State Farm Updates ASA on Electronic Parts Ordering Application
Dan Stander, AAM, ASA’s collision division director and owner of Fix Auto Highlands Ranch in Littleton, Colo.; and Denise Caspersen, ASA collision division manager, recently received updates from State Farm about the insurer’s current pilot, which uses the PartsTrader electronic parts ordering application. Representing State Farm on the call was George Avery, claims representative, and State Farm staffer Duane Willemain. The November update was the first of several expected from the insurer, which has committed to keeping ASA members abreast of the pilot and its potential effect on future State Farm Select Service participants.
The ASA collision leadership and staff continue to focus on providing ASA members and the industry with accurate information about the pilot, while engaging and advocating on behalf of collision repairers.
The pilot, initially in four states and now expanding into Chicago, increases involvement to nearly 600 Select Service collision repair facilities of the 10,300 shops participating nationwide in the State Farm Select Service program.
The following updates were provided to ASA during the call:
- Pilot locations of Charlotte, N.C., and Birmingham, Ala., now have the ability to do 30-minute quotes – resulting in all four original pilot markets now having a 30-minute quote window.
- Regarding estimating systems, Audatex, a Solera Co.; CCC Information Services; and Mitchell International all have two-way integration in all four markets.
- A change has been made in the process of writing estimates to better accommodate alternative pricing. According to State Farm, if a shop has alternative pricing available through a different source, State Farm is recommending Select Service shops write estimates with those prices – therefore utilizing price matching.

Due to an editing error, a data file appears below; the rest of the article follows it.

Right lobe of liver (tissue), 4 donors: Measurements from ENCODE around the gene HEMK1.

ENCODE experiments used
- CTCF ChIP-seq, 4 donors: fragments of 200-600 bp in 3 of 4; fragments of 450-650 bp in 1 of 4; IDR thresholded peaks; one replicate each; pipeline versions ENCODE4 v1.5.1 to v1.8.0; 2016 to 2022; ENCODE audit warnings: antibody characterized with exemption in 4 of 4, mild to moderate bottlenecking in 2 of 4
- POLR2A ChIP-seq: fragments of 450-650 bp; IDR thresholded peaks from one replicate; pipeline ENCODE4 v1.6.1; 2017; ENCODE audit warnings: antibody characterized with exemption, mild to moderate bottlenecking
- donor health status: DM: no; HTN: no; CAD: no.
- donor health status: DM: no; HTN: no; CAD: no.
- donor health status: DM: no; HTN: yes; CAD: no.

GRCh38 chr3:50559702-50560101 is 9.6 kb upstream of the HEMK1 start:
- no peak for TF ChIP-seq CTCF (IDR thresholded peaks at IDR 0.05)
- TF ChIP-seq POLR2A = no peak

- In Chicago, business meetings were set with multi-shop organizations and all Select Service repairers. Chicago is recognized as a heavy consolidator market. (PartsTrader started hosting meetings mid-November for dealers and parts suppliers. At the time of the call, State Farm indicated 500-600 suppliers have been identified in the Chicago market, and that 475 of 477 Select Service shops had registered.)
- Regarding cycle time improvements, State Farm said it was hard to prove, at this point, any cycle time improvements linked to the application. State Farm does not expect an immediate or large reduction in cycle time.
- Regarding “saving of total losses,” State Farm said that at this point there is not enough data to validate this. Nor is there data that demonstrates an increase in recycled or alternative parts.
- PartsTrader is moving forward with integration into the various collision management systems.
- No evidence to date on reductions in parts profit.
- The length of the Chicago pilot is unknown. According to State Farm, once a change is introduced into the application in pilot, it is necessary for the change to “mature” to determine the impact of the change. This, then, impacts the end date.
- The PartsTrader application has undergone a minimum of seven updates since the initial pilot release in March 2012.
- PartsTrader announced it will not charge suppliers until 2014.
Collision repairers may share their comments or concerns regarding the pilot by contacting Caspersen at denisec@ASAshop.org; or by phone at (800) ASA-SHOP, ext. 106, or (817) 514-2906 (direct). Additional ASA announcements regarding the State Farm pilot are conveniently located at www.ASAshop.org. Click on “Tools & Resources,” then “State Farm Pilot Program.”
“For the ASA collision membership volunteering on the division operations committee, the focus continues to be one of information, engagement and impacting the outcome in the most positive way on behalf of repairers. It was apparent early on that the ‘train had left the station’ in regard to stopping this application from being piloted. The ASA team made the decision to focus on accuracy and engagement, and will continue to do so as this pilot continues and future items arise,” said Caspersen.